Contributions of the U.S. Army to Botulinum Toxin Research

  • John L. Middlebrook

Abstract

This conference on botulinum and tetanus neurotoxins has covered a wide range of scientific topics, from basic toxin characterization studies to use of the toxins in modem clinical settings. At the request of the conference organizers, I will briefly summarize the U.S. Army’s past and present programs on botulinum toxin, highlighting several of the very practical accomplishments from which this field of research has benefited. Some of this information is not highly technical or scientific in nature, but represents contributions which have gone unrecognized by many of those working in the field. I should hasten to say that the views expressed here are mine alone and should not be construed to be official positions of my Institute or the U.S. Army.

Keywords

Botulinum Toxin Clostridium Botulinum Biological Weapon Biological Warfare Aluminum Phosphate 
These keywords were added by machine and not by the authors. This process is experimental and the keywords may be updated as the learning algorithm improves.

Preview

Unable to display preview. Download preview PDF.

Unable to display preview. Download preview PDF.

References

  1. 1.
    Huxsoll DL, Patrick WC III, Parrott CD. Veterinary services in biological disasters. J Amer Vet Med Assoc 1987; 190: 714–722.Google Scholar
  2. 2.
    Tsuneishi K. The germ warfare unit which disappeared: the Kwangtung Army’s 731st unit. Tokyo: Kai-mei-sha 1982; 140 (translated by SCITRAN).Google Scholar
  3. 3.
    Roux E, Yersin A. Contribution a l’étude de la diphterie. Am Inst Pasteur 1889; 3: 273–288.Google Scholar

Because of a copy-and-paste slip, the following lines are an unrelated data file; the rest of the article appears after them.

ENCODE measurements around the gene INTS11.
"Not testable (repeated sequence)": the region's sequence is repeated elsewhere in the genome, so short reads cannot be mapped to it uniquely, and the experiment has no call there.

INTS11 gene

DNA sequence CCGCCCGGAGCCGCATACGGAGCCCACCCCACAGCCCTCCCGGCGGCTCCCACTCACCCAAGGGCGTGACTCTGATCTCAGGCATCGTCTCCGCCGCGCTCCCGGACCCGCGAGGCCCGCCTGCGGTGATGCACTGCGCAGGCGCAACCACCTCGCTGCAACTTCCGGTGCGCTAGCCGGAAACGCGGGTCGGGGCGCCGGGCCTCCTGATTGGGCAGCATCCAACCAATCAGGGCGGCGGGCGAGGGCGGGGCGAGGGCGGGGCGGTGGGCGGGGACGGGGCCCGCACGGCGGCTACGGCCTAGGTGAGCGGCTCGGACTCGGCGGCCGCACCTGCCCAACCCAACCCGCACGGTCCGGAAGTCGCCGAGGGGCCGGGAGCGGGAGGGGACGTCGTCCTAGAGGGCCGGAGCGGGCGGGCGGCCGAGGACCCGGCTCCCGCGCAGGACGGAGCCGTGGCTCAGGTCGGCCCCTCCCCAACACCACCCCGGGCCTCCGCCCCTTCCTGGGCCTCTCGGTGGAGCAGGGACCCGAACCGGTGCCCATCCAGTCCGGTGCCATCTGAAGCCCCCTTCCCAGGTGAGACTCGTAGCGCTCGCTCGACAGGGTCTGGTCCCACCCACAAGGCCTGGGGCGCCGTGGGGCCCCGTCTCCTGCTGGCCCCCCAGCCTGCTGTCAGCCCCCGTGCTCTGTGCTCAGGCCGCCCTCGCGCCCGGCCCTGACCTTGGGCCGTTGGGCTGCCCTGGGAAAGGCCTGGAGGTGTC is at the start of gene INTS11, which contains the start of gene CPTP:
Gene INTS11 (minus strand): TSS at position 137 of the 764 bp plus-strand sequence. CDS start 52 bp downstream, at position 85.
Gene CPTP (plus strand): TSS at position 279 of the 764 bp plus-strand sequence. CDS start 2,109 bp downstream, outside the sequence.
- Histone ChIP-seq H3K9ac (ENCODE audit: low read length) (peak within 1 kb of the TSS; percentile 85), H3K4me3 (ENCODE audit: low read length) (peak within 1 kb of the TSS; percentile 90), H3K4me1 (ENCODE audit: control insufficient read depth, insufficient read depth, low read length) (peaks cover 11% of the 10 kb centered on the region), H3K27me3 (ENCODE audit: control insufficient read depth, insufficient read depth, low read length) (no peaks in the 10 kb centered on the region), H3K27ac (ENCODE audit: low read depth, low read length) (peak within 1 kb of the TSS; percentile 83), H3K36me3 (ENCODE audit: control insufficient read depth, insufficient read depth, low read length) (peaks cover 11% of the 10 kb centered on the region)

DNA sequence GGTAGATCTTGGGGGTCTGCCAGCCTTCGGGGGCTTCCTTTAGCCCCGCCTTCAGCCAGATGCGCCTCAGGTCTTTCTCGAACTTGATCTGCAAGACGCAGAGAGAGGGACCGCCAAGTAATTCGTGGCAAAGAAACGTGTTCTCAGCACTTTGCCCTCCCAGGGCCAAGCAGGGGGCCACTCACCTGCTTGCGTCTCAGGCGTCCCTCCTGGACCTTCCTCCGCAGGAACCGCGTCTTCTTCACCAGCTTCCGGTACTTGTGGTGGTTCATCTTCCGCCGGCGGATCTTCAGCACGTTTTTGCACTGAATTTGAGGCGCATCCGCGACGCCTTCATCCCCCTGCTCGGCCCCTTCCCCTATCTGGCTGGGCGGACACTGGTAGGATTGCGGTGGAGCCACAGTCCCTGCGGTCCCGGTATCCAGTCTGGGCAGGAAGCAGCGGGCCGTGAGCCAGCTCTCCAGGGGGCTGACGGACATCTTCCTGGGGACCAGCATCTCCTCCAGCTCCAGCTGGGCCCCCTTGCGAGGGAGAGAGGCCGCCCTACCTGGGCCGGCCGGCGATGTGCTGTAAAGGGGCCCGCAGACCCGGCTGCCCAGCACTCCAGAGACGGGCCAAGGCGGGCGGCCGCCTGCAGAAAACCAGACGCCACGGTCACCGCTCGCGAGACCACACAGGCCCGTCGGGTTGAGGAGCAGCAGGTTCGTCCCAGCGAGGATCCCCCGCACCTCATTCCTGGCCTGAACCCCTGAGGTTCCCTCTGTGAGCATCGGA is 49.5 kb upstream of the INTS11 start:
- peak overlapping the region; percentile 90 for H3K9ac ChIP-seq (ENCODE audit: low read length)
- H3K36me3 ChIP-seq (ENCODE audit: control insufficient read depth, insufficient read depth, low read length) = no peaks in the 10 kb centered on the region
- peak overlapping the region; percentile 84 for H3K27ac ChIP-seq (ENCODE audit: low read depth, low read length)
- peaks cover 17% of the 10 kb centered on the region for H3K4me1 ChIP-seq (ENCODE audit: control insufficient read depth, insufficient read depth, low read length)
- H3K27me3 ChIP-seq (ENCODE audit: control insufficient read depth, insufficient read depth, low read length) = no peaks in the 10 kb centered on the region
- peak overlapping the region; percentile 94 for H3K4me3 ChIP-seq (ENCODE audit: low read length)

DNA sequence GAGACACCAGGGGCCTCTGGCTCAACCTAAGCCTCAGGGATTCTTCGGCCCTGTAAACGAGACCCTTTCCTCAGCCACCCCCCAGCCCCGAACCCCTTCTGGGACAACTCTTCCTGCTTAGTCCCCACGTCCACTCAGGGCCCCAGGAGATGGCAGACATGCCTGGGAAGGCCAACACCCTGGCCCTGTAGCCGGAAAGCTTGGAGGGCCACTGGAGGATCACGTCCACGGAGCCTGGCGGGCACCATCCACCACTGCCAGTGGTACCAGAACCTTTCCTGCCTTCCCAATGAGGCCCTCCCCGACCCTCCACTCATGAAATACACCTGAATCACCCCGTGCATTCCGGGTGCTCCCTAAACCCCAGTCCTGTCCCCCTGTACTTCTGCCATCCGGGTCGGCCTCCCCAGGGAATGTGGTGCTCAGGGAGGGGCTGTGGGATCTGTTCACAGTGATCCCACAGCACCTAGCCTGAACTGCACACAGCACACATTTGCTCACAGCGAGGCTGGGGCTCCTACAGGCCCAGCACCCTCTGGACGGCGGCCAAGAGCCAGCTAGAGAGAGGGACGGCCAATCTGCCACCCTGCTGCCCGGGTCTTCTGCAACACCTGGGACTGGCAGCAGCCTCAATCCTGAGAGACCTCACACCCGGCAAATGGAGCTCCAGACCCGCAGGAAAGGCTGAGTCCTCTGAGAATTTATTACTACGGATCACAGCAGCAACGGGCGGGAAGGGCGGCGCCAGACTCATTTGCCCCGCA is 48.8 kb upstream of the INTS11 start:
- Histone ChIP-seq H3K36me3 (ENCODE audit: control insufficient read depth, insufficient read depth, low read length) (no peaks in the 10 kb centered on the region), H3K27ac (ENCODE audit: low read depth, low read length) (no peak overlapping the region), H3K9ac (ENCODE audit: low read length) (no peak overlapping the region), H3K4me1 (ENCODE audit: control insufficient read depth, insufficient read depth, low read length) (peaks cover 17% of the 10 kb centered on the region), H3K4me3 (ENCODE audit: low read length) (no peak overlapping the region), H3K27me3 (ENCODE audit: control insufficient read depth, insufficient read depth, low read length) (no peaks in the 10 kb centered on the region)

4. 4.
    Velikanov IM. Experimental immunization of man against botulism. Klin Med 1934; 12: 1802–1806.Google Scholar
  5. 5.
    Reames HR, Kadull PJ, Housewright RD, Wilson JB. Studies on botulinum toxoids, types A and B III. Immunization in man 1947; 55: 309–324.Google Scholar
  6. 6.
    Duff JT, Wright GG, Klerer J, Moore DE, Bibler RH. Studies on immunity to toxins of Clostridium botulinum I. A simplified procedure for isolation of type A toxin. J Bacteriol 1957; 73: 42–47.PubMedGoogle Scholar
  7. 7.
    Duff JT, Klerer J, Bibler RH, Moore DE, Gottfried C, Wright GG. Studies on immunity to toxins of Clostridium botulinum II. Production and purification of type B toxin for toxoid. J Bacteriol 1957; 73: 597–601.PubMedGoogle Scholar
  8. 8.
    Wright GG, Duff JT, Fiock MA, Devlin HB, Soderstrom RL. Studies on immunity to toxins of Clostridium botulinum V. Detoxification of purified type A and B toxins, and the antigenicity of univalent and bivalent aluminum phosphate adsorbed toxoids. J Immunol 1960; 84: 384–389.PubMedGoogle Scholar
  9. 9.
    Fiock MA, Devione LF, Gearinger NF, Duff JT, Wright GG, Kadull PJ. Studies on immunity to toxins of Clostridium botulinum VIII. Immunological response of man to purified bivalent AB botulinum toxoid. J Immunol 1962; 88: 277–283.PubMedGoogle Scholar
  10. 10.
    Fiock MA, Cardella MA, Gearinger NF. Studies on immunity to toxins of Clostridium botulinum IX. Immunological response of man to purified pentavalent ABCDE botulinum toxoid..1 Immunol 1963; 90: 697–702.PubMedGoogle Scholar
  11. 11.
    Black RE, Gum RA. Hypersensitivity reactions associated with botulinal antitoxin. Am J Med 1980; 69: 567–70.PubMedCrossRefGoogle Scholar
  12. 12.
    Lewis GE Jr. Approaches to the prophylaxis, immunotherapy and chemotherapy of botulism. In Lewis GE, ed. Biomedical aspects of botulism. New York: Academic Press, 1981.Google Scholar

Copyright information

© Springer Science+Business Media New York 1993

Authors and Affiliations

  • John L. Middlebrook
    • 1
  1. 1.Toxinology DivisionU. S. Army Medical Research Institute for Infectious DiseasesFrederickUSA

Personalised recommendations